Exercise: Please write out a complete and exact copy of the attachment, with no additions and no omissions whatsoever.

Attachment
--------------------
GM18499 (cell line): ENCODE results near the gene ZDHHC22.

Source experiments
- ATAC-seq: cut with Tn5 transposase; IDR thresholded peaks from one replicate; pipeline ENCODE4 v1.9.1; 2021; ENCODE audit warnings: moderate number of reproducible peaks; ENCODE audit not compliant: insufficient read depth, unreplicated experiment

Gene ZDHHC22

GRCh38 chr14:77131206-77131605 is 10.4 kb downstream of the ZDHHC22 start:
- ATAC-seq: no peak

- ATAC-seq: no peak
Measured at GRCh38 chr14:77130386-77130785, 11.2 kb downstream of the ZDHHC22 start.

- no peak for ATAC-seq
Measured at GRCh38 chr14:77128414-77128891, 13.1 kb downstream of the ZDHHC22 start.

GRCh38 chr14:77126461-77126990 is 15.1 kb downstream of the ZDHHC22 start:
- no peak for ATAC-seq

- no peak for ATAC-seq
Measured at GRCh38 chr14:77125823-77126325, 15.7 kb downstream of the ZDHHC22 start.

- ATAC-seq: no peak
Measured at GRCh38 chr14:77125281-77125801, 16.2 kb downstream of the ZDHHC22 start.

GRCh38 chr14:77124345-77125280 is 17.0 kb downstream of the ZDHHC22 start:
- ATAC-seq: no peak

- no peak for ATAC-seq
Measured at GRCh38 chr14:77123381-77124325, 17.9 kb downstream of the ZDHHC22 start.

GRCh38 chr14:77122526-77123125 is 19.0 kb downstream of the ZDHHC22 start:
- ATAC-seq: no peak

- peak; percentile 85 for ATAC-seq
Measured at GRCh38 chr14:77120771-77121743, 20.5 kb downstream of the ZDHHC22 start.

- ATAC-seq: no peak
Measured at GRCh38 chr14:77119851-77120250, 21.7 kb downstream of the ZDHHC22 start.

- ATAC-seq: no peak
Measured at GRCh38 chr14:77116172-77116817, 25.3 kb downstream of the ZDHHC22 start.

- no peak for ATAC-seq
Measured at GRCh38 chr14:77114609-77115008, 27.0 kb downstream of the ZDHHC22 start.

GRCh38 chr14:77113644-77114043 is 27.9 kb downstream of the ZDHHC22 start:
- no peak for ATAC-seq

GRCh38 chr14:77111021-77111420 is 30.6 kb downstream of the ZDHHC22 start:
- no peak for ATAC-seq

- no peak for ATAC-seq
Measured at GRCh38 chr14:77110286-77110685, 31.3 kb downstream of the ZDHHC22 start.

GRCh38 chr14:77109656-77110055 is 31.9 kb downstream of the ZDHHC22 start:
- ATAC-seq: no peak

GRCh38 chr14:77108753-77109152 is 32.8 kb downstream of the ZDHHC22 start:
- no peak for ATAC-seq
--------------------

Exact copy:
GM18499 (cell line): ENCODE results near the gene ZDHHC22.

Source experiments
- ATAC-seq: cut with Tn5 transposase; IDR thresholded peaks from one replicate; pipeline ENCODE4 v1.9.1; 2021; ENCODE audit warnings: moderate number of reproducible peaks; ENCODE audit not compliant: insufficient read depth, unreplicated experiment

Gene ZDHHC22

GRCh38 chr14:77131206-77131605 is 10.4 kb downstream of the ZDHHC22 start:
- ATAC-seq: no peak

- ATAC-seq: no peak
Measured at GRCh38 chr14:77130386-77130785, 11.2 kb downstream of the ZDHHC22 start.

- no peak for ATAC-seq
Measured at GRCh38 chr14:77128414-77128891, 13.1 kb downstream of the ZDHHC22 start.

GRCh38 chr14:77126461-77126990 is 15.1 kb downstream of the ZDHHC22 start:
- no peak for ATAC-seq

- no peak for ATAC-seq
Measured at GRCh38 chr14:77125823-77126325, 15.7 kb downstream of the ZDHHC22 start.

- ATAC-seq: no peak
Measured at GRCh38 chr14:77125281-77125801, 16.2 kb downstream of the ZDHHC22 start.

GRCh38 chr14:77124345-77125280 is 17.0 kb downstream of the ZDHHC22 start:
- ATAC-seq: no peak

- no peak for ATAC-seq
Measured at GRCh38 chr14:77123381-77124325, 17.9 kb downstream of the ZDHHC22 start.

GRCh38 chr14:77122526-77123125 is 19.0 kb downstream of the ZDHHC22 start:
- ATAC-seq: no peak

- peak; percentile 85 for ATAC-seq
Measured at GRCh38 chr14:77120771-77121743, 20.5 kb downstream of the ZDHHC22 start.

- ATAC-seq: no peak
Measured at GRCh38 chr14:77119851-77120250, 21.7 kb downstream of the ZDHHC22 start.

- ATAC-seq: no peak
Measured at GRCh38 chr14:77116172-77116817, 25.3 kb downstream of the ZDHHC22 start.

- no peak for ATAC-seq
Measured at GRCh38 chr14:77114609-77115008, 27.0 kb downstream of the ZDHHC22 start.

GRCh38 chr14:77113644-77114043 is 27.9 kb downstream of the ZDHHC22 start:
- no peak for ATAC-seq

GRCh38 chr14:77111021-77111420 is 30.6 kb downstream of the ZDHHC22 start:
- no peak for ATAC-seq

- no peak for ATAC-seq
Measured at GRCh38 chr14:77110286-77110685, 31.3 kb downstream of the ZDHHC22 start.

GRCh38 chr14:77109656-77110055 is 31.9 kb downstream of the ZDHHC22 start:
- ATAC-seq: no peak

GRCh38 chr14:77108753-77109152 is 32.8 kb downstream of the ZDHHC22 start:
- no peak for ATAC-seq